My second favorite museum was housed in a giant castle along the coast of Antibes and was made famous by the fact that Picasso worked there for about a year. The owner of the building allowed him to rent out the top floor (smart choice), and then, perhaps as a form of gratitude, Picasso left behind all of the works he created during his time there, including his version of Joie de Vivre. My favorite part of the museum was searching for this painting – or at least it was for the first five minutes, and then I began to worry I’d missed it. Those who organized the museum did a wonderful job of building up suspense as you climb staircase after staircase, ducking into castle-esque corridors and catching a peek outside the stone windows every now and then, until you’ve almost forgotten about the painting and then you round a corner and suddenly, there it is. And it is a very large painting. When you round the corner and see it, it might take you a moment to realize that it isn’t the only painting in the room.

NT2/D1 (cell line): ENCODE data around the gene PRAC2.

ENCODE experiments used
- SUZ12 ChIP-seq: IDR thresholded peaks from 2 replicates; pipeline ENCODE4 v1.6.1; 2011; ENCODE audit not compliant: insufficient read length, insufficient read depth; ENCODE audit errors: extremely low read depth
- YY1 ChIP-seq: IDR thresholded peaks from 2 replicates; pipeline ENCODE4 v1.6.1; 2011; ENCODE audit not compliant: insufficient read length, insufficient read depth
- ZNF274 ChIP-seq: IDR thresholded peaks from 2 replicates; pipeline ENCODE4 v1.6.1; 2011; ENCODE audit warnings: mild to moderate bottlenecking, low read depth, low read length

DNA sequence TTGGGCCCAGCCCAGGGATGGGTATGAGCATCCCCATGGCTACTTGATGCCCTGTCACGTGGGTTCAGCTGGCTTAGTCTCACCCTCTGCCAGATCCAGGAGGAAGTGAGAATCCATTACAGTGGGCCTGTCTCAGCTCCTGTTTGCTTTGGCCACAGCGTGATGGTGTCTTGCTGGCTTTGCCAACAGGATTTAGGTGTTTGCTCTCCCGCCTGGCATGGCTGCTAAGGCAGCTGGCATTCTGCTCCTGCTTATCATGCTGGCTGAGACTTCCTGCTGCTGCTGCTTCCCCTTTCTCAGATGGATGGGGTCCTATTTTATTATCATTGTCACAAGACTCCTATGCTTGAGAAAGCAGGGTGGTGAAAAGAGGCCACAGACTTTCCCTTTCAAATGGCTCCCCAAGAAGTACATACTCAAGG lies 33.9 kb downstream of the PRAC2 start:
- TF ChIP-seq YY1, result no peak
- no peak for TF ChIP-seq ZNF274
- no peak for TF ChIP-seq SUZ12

My third and final favorite museum along the coast goes back to Matisse. During a year in Nice, Matisse developed health issues, and he stayed on in the Riviera to recover. A small group of nuns took him into their care, and he developed an intimate friendship with them, one named Sister Jacques-Marie in particular. Once he had regained his strength, and as a favor to the nuns who had cared for him, Matisse began designs for a convent up in the hills of St. Paul du Vence. The convent is very simplistic and everything is designed in the loose, playful style for which Matisse has become famous. The chapel is open now for tours as much as it is for prayer, and I love it because it offers people the chance to see the work of a really famous artist taken into a completely different context than that of a museum’s blank white walls.